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Romerito, or Seepweed, is a leafy herb that looks somewhat like a softer, non-woody version of rosemary. The long, skinny leaves look similar to the thin needles of the rosemary plant, growing like feathers along a central stem. The small, blade-shaped leaves are pale green and about an inch in length. Romerito has a bit of a sour, citrus-like taste.
Seepweed, or Romerito, is available in the late fall and early winter months.
Romerito, or “little rosemary,” is also known as Seepweed, an evergreen shrub botanically classified as Suaeda mexicana. The herb grows wild throughout Mexico, and was cultivated as part of the “milpa system” in coastal central and south Mexico dating back to pre-Colombian times. Romerito is a quelite, which is a blanket term for any tender, wild, Mexican green with leaves smaller than spinach or chard.
Seepweed is rich in fiber and minerals like calcium, iron and potassium. The leafy greens are high in vitamins A and C, and B2, and contain essential amino acids and proteins. Romeritos also contain important phytonutrients that contain anti-oxidants that help prevent cell breakdown and protect our DNA from any damage. The leaves also help boost the metabolism.
Romerito is always cooked and almost never eaten raw. It is most often used in traditional holiday dishes, mixed with nopales (cactus), potatoes, mole sauce. Sautee Romerito and add to savory cakes or rice and bean dishes. Romerito can be used similarly to chard or spinach in egg dishes or other savory applications. Romerito will keep in the refrigerator, wrapped in plastic, for up to one week.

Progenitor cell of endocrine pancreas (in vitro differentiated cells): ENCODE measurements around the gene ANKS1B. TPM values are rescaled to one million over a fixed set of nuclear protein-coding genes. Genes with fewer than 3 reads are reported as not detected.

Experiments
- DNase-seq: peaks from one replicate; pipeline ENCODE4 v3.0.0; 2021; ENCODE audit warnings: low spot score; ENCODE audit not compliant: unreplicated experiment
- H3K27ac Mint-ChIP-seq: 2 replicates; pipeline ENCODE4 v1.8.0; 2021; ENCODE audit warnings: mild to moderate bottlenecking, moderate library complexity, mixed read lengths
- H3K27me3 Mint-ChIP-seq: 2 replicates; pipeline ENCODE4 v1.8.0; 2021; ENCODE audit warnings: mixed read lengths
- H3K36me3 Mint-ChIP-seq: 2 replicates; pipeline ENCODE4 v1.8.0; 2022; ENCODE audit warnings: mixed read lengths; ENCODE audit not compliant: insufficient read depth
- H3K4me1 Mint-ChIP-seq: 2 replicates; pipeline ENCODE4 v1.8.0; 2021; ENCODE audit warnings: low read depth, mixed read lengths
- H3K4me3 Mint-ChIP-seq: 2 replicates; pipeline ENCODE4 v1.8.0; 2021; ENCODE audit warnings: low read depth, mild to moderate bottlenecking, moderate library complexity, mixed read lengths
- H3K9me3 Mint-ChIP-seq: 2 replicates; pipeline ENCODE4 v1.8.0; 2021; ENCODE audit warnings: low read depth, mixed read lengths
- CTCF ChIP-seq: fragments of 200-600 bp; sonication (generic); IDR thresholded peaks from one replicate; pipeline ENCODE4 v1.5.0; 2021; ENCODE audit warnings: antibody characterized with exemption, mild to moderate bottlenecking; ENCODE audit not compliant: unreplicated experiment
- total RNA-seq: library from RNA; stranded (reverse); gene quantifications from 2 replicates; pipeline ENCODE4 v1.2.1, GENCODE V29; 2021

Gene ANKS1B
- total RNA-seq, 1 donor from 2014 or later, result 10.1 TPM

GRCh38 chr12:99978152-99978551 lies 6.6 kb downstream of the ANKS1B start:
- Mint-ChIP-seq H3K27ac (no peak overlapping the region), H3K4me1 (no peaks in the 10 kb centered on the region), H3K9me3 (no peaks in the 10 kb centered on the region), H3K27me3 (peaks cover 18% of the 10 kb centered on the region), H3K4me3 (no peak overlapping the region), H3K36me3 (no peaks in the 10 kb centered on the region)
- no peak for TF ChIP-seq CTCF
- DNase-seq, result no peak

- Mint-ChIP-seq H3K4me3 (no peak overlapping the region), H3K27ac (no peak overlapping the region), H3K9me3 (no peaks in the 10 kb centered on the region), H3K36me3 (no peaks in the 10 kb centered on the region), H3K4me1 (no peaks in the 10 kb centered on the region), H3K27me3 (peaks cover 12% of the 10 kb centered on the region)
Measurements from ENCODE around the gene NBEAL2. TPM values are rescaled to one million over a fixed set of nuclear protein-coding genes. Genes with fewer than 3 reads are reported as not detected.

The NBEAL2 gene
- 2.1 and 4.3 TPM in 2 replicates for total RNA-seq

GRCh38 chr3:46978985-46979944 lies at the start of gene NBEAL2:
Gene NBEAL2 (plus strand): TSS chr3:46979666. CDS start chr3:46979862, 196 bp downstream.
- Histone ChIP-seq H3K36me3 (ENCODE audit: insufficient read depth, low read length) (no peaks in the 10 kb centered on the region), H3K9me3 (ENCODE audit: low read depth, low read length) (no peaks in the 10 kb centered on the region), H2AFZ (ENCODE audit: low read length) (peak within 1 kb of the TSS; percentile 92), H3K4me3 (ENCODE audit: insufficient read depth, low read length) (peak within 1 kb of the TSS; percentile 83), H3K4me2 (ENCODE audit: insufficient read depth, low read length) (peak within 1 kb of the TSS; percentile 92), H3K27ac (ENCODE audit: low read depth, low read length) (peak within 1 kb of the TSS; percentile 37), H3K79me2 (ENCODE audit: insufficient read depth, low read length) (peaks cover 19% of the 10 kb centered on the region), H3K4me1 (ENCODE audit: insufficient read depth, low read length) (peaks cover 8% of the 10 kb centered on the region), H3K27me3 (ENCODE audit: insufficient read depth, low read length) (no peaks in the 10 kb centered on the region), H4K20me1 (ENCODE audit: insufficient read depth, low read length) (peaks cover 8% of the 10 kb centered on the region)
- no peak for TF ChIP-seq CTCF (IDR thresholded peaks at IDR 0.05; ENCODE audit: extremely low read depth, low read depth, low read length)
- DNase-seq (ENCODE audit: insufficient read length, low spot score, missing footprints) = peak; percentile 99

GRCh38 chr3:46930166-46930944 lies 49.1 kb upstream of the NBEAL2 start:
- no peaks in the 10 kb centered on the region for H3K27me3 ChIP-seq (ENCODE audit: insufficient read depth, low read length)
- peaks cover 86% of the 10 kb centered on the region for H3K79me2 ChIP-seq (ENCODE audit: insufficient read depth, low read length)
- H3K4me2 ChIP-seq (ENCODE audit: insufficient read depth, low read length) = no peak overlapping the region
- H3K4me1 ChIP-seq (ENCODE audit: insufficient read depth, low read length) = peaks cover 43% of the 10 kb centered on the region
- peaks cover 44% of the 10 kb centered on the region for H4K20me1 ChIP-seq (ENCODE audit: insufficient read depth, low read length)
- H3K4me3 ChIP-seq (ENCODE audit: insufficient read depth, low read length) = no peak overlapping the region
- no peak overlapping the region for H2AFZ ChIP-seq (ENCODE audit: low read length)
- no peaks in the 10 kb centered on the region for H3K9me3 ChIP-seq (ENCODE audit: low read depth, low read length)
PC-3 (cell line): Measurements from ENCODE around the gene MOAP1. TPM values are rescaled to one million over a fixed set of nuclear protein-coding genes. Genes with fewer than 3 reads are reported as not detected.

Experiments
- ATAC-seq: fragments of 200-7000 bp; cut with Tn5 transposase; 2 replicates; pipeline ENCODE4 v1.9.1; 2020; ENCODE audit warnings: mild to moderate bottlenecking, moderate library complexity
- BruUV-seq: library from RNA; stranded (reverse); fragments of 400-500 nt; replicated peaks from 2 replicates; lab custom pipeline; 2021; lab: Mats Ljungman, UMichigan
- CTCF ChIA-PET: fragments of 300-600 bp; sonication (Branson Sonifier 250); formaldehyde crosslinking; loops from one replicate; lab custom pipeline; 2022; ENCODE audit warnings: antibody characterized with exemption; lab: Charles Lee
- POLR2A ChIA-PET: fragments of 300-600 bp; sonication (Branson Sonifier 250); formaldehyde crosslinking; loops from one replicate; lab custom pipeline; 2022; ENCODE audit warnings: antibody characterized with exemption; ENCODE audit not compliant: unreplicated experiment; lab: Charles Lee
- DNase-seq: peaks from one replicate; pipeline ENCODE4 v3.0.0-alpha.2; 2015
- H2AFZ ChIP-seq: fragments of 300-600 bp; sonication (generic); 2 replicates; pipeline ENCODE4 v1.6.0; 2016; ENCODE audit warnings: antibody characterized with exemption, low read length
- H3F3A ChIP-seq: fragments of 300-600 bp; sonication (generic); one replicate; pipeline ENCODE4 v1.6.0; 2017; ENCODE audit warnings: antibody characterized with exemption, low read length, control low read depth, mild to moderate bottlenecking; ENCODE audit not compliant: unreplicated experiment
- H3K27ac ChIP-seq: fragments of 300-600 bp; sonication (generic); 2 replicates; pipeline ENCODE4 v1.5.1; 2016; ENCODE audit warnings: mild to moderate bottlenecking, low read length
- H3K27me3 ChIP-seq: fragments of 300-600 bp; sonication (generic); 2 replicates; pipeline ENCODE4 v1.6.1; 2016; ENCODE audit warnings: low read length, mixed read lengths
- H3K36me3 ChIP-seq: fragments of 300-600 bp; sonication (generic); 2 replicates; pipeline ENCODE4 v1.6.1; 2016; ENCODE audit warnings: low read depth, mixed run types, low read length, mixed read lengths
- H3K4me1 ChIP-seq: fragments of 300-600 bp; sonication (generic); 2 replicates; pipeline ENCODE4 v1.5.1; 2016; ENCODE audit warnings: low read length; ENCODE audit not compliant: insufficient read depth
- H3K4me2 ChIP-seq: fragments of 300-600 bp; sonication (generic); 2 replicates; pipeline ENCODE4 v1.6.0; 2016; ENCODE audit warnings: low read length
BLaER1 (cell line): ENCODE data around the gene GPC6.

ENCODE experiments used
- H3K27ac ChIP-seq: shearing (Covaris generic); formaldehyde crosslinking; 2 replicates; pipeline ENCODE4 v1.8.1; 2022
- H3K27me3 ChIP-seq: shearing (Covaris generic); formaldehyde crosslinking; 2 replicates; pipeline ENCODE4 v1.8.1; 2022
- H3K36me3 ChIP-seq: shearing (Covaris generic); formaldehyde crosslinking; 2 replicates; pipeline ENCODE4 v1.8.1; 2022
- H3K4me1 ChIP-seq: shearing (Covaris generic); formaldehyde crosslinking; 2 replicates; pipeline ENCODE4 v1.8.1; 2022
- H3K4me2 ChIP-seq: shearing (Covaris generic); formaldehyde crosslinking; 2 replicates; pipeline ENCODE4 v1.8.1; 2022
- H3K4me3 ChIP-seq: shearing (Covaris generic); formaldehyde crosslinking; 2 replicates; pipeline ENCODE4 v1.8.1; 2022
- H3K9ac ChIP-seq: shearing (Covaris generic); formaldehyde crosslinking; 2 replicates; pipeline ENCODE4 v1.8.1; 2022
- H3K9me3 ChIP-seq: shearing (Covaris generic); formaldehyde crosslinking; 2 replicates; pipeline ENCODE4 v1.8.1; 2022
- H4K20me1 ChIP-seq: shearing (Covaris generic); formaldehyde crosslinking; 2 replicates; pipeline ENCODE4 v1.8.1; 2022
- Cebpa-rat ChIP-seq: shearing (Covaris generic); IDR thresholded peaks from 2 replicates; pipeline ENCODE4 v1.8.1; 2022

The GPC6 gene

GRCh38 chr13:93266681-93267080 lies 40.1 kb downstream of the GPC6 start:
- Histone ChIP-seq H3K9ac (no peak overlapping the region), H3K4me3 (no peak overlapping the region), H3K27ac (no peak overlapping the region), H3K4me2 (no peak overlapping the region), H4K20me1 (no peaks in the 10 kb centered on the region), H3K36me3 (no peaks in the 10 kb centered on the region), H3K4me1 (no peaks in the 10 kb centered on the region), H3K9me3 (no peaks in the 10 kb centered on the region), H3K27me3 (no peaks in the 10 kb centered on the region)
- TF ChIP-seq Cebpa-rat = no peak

Romerito is used in a traditional Mexican dish served around Christmas and the New Year, often called “romeritos.” The dish is often referred to as a ‘jumble’ which is a mixture of Romerito, nopales, shrimp and potatoes, and served with mole sauce. The leafy green is also used in dishes around Lent, when meat is not often eaten and the nutritional value of Romerito is important to one’s diet.
Romerito is typically found growing in the wild, near wetlands or marshes. Often, the seeds are collected and planted in home gardens or pots for use at home. Romerito is traditionally grown in the “milpa cycle” of agriculture, a practice that dates back to Mayan times around the Yucatan peninsula and in southern Mexico. During this time, prior to the European conquest, the native people lived on a primarily vegetarian diet. In the milpa system, crops like chiles, corn, squash, and beans are grown in rotation with grasses, shrubs or other vegetation. Romerito is one of those rotation crops helping to maintain and sustain this type of ancient farming. Today, Seepweed is predominantly cultivated around Mexico City, and still grows wild in other areas such as the border region between Texas and Mexico. The leafy herb can be found in farmer’s markets just over the Mexican border from the United States.
Recipes that include Romerito (Seepweed). One is easiest, three is harder.
|Maine Morsels||Samphire, Seepweed and Seaside Salad|
|Saveur||Romeritos with Shrimp Cake|
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